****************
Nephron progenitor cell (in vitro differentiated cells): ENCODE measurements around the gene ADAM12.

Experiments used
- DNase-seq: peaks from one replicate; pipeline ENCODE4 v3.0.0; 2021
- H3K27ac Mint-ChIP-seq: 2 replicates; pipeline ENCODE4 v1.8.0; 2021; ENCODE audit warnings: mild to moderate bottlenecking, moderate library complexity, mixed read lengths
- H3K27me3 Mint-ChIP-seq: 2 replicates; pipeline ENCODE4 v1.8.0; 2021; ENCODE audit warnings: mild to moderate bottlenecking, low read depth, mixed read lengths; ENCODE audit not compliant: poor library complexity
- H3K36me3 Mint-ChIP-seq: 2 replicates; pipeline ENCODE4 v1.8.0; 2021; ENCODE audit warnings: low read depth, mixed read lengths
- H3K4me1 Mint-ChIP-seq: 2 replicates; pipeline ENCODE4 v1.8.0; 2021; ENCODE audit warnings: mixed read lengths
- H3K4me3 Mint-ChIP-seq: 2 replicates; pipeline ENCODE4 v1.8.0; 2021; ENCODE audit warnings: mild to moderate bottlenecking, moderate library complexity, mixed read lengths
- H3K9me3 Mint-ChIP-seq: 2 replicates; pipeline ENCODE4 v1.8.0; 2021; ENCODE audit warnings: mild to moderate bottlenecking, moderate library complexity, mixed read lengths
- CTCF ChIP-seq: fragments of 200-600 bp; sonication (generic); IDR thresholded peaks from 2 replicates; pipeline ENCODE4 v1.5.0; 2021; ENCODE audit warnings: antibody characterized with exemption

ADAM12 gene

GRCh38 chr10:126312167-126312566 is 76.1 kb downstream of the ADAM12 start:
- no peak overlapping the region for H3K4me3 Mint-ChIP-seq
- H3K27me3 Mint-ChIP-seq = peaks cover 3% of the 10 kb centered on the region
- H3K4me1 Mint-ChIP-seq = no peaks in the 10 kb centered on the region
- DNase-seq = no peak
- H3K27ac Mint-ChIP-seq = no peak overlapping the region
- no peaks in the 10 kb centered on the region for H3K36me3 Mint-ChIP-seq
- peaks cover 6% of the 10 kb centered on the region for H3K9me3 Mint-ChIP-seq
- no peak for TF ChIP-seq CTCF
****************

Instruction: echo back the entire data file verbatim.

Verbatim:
Nephron progenitor cell (in vitro differentiated cells): ENCODE measurements around the gene ADAM12.

Experiments used
- DNase-seq: peaks from one replicate; pipeline ENCODE4 v3.0.0; 2021
- H3K27ac Mint-ChIP-seq: 2 replicates; pipeline ENCODE4 v1.8.0; 2021; ENCODE audit warnings: mild to moderate bottlenecking, moderate library complexity, mixed read lengths
- H3K27me3 Mint-ChIP-seq: 2 replicates; pipeline ENCODE4 v1.8.0; 2021; ENCODE audit warnings: mild to moderate bottlenecking, low read depth, mixed read lengths; ENCODE audit not compliant: poor library complexity
- H3K36me3 Mint-ChIP-seq: 2 replicates; pipeline ENCODE4 v1.8.0; 2021; ENCODE audit warnings: low read depth, mixed read lengths
- H3K4me1 Mint-ChIP-seq: 2 replicates; pipeline ENCODE4 v1.8.0; 2021; ENCODE audit warnings: mixed read lengths
- H3K4me3 Mint-ChIP-seq: 2 replicates; pipeline ENCODE4 v1.8.0; 2021; ENCODE audit warnings: mild to moderate bottlenecking, moderate library complexity, mixed read lengths
- H3K9me3 Mint-ChIP-seq: 2 replicates; pipeline ENCODE4 v1.8.0; 2021; ENCODE audit warnings: mild to moderate bottlenecking, moderate library complexity, mixed read lengths
- CTCF ChIP-seq: fragments of 200-600 bp; sonication (generic); IDR thresholded peaks from 2 replicates; pipeline ENCODE4 v1.5.0; 2021; ENCODE audit warnings: antibody characterized with exemption

ADAM12 gene

GRCh38 chr10:126312167-126312566 is 76.1 kb downstream of the ADAM12 start:
- no peak overlapping the region for H3K4me3 Mint-ChIP-seq
- H3K27me3 Mint-ChIP-seq = peaks cover 3% of the 10 kb centered on the region
- H3K4me1 Mint-ChIP-seq = no peaks in the 10 kb centered on the region
- DNase-seq = no peak
- H3K27ac Mint-ChIP-seq = no peak overlapping the region
- no peaks in the 10 kb centered on the region for H3K36me3 Mint-ChIP-seq
- peaks cover 6% of the 10 kb centered on the region for H3K9me3 Mint-ChIP-seq
- no peak for TF ChIP-seq CTCF